Congress should immediately extend Middle Class Tax cuts

Nov 28, 2012

Congress should immediately extend Middle Class Tax cuts

The President’s Council of Economic Advisors estimates that failing to extend the middle class tax cuts will negatively impact consumer spending by 1.7 percentage points next year, slow economic growth by 1.4 percentage points, and reduce consumer spending by $200 billion.

In addition, the Congressional Budget Office (CBO) reported that the middle class tax cut represents nearly 45% of the reduction in economic growth expected at the end of the year if Congress does not act on the end of year fiscal year issues.

Levin said, “We should agree to do what we agree on – extend the middle class tax cuts.  They should not held hostage to Republican intransigence on the tax cuts for the very wealthiest.

Unemployment Benefits caught up in end of year issues

You’re going to be hearing a lot about the “fiscal cliff” over the next few weeks.  The “fiscal cliff” refers to the expiration of a number of tax cuts at the end of this year and deep across-the-board spending cuts automatically scheduled to take effect in January.  Rep. Levin supports addressing these end of year issues and setting the stage for further deficit reduction and tax reform in 2013.  

One especially dire impact of the fiscal cliff is that federally-funded unemployment benefits will completely stop on December 29 unless Congress acts.  “You have here a human cliff,” said Rep. Levin, “On Day 1, two million-plus people would lose [their unemployment benefits] entirely.”  Rep. Levin and other Ways and Means Committee Democrats released a new report on the impact the loss of unemployment benefits would have on American families and calling for an extension of the current emergency program.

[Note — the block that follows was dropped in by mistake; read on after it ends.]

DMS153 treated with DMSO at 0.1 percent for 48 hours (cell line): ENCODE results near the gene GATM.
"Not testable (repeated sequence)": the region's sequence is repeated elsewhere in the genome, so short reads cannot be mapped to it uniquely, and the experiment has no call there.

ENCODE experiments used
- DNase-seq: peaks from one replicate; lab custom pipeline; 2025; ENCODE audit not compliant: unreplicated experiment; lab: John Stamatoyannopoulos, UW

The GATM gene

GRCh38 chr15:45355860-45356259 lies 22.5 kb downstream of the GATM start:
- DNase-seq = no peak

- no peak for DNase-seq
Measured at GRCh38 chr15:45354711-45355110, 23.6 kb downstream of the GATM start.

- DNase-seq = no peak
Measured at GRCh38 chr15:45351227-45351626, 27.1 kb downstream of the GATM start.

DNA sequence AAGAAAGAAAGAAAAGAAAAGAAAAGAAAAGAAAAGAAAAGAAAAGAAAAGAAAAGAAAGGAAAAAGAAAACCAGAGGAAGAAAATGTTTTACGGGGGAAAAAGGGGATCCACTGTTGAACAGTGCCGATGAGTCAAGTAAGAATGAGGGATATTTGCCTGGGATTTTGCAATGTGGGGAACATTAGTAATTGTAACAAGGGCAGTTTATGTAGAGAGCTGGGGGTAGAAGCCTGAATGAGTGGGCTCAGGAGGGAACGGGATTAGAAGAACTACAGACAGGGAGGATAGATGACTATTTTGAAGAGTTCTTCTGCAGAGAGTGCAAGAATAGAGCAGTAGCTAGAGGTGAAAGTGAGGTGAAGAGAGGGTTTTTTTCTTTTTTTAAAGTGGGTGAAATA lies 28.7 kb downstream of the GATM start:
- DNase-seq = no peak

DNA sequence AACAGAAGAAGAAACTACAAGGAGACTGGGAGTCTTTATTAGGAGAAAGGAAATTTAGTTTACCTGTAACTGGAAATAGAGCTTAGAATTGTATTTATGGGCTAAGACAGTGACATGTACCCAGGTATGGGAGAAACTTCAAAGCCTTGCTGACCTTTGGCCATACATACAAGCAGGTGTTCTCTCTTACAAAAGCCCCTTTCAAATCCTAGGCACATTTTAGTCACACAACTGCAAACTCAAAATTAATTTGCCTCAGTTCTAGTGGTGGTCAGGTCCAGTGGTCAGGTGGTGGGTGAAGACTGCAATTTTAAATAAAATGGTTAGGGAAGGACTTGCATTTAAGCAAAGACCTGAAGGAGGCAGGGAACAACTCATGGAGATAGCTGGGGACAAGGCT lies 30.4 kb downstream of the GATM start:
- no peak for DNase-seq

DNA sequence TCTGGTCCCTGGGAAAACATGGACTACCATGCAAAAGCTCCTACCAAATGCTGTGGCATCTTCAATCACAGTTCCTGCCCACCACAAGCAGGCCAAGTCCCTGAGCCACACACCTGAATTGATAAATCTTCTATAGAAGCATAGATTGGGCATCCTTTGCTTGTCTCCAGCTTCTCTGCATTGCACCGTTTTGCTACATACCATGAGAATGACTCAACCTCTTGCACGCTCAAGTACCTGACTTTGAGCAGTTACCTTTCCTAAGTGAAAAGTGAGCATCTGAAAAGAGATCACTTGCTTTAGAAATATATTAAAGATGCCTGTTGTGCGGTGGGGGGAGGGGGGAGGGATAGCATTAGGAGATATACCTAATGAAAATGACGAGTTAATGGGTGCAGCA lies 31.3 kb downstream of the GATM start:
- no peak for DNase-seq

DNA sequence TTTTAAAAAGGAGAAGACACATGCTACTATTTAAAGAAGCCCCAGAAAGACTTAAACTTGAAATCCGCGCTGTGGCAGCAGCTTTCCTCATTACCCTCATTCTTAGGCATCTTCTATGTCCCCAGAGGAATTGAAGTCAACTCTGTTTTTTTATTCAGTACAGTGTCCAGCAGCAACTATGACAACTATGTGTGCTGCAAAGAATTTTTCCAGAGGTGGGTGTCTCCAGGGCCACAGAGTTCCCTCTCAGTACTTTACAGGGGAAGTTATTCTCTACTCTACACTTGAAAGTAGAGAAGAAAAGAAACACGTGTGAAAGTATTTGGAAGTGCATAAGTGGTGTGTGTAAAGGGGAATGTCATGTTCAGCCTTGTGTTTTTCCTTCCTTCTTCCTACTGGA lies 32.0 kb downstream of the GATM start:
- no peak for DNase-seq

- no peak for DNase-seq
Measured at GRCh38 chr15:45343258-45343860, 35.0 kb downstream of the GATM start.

Lawmakers Raise National Security Concerns Over Chinese Company’s Bid to Acquire U.S. Battery Maker

On November 20, a bipartisan group of 13 lawmakers from the Michigan congressional delegation wrote a letter to Treasury Secretary Timothy Geithner to urge him to direct the Committee on Foreign Investment in the United States (CFIUS) to review a bid by China based Wanxiang Group Corp. to acquire A123 Systems.  A123 manufactures advanced lithium-ion batteries and maintains contracts with both the Pentagon and the U.S. Department of Energy.  

The lawmakers’ letter states, “We are concerned that the acquisition of A123 by Wanxiang might constitute a potential threat to U.S. national security.”

The Week Ahead

The House of Representatives will take up legislation [H.R. 6429] this week to issue up to 55,000 so called STEM (science, technology, engineering and math) visas to immigrant students who earn advanced degrees at U.S. universities.  The bill is controversial because it would also eliminate another long-standing legal immigration program that makes visas available to immigrants from countries that have low rates of immigration to the United States.  On Thursday, House Democrats will hold leadership elections for the upcoming 113th Congress.